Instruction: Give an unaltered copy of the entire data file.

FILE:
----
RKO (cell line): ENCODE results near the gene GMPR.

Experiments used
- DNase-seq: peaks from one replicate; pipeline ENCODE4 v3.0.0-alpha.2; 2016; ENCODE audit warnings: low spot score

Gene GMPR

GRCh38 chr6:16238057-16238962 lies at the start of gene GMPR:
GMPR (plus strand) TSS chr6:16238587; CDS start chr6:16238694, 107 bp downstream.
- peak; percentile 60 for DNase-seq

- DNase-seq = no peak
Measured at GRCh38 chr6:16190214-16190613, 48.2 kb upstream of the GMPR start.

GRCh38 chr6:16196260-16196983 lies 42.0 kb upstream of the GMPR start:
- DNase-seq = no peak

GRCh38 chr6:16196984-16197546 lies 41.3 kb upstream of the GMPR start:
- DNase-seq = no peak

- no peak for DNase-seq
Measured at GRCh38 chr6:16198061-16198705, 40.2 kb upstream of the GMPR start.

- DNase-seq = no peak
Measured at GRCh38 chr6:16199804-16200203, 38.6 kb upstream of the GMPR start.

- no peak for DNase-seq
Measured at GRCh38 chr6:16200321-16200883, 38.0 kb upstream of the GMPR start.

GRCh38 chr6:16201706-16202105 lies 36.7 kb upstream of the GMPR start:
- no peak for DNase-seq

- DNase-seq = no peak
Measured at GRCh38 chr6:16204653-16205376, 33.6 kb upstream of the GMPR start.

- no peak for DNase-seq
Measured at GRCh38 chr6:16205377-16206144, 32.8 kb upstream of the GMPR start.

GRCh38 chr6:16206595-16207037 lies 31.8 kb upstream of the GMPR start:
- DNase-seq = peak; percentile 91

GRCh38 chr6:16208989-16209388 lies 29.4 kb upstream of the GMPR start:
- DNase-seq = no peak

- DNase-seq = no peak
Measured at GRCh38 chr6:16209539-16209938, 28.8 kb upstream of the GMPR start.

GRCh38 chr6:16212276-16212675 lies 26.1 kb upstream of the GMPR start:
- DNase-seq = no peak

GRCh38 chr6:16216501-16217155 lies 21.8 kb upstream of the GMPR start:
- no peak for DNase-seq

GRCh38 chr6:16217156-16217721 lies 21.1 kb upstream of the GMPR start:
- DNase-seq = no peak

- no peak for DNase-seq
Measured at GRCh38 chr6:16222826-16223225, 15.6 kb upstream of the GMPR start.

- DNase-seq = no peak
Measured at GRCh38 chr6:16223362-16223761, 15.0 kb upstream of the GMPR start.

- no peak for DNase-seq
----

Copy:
RKO (cell line): ENCODE results near the gene GMPR.

Experiments used
- DNase-seq: peaks from one replicate; pipeline ENCODE4 v3.0.0-alpha.2; 2016; ENCODE audit warnings: low spot score

Gene GMPR

GRCh38 chr6:16238057-16238962 lies at the start of gene GMPR:
GMPR (plus strand) TSS chr6:16238587; CDS start chr6:16238694, 107 bp downstream.
- peak; percentile 60 for DNase-seq

- DNase-seq = no peak
Measured at GRCh38 chr6:16190214-16190613, 48.2 kb upstream of the GMPR start.

GRCh38 chr6:16196260-16196983 lies 42.0 kb upstream of the GMPR start:
- DNase-seq = no peak

GRCh38 chr6:16196984-16197546 lies 41.3 kb upstream of the GMPR start:
- DNase-seq = no peak

- no peak for DNase-seq
Measured at GRCh38 chr6:16198061-16198705, 40.2 kb upstream of the GMPR start.

- DNase-seq = no peak
Measured at GRCh38 chr6:16199804-16200203, 38.6 kb upstream of the GMPR start.

- no peak for DNase-seq
Measured at GRCh38 chr6:16200321-16200883, 38.0 kb upstream of the GMPR start.

GRCh38 chr6:16201706-16202105 lies 36.7 kb upstream of the GMPR start:
- no peak for DNase-seq

- DNase-seq = no peak
Measured at GRCh38 chr6:16204653-16205376, 33.6 kb upstream of the GMPR start.

- no peak for DNase-seq
Measured at GRCh38 chr6:16205377-16206144, 32.8 kb upstream of the GMPR start.

GRCh38 chr6:16206595-16207037 lies 31.8 kb upstream of the GMPR start:
- DNase-seq = peak; percentile 91

GRCh38 chr6:16208989-16209388 lies 29.4 kb upstream of the GMPR start:
- DNase-seq = no peak

- DNase-seq = no peak
Measured at GRCh38 chr6:16209539-16209938, 28.8 kb upstream of the GMPR start.

GRCh38 chr6:16212276-16212675 lies 26.1 kb upstream of the GMPR start:
- DNase-seq = no peak

GRCh38 chr6:16216501-16217155 lies 21.8 kb upstream of the GMPR start:
- no peak for DNase-seq

GRCh38 chr6:16217156-16217721 lies 21.1 kb upstream of the GMPR start:
- DNase-seq = no peak

- no peak for DNase-seq
Measured at GRCh38 chr6:16222826-16223225, 15.6 kb upstream of the GMPR start.

- DNase-seq = no peak
Measured at GRCh38 chr6:16223362-16223761, 15.0 kb upstream of the GMPR start.

- no peak for DNase-seq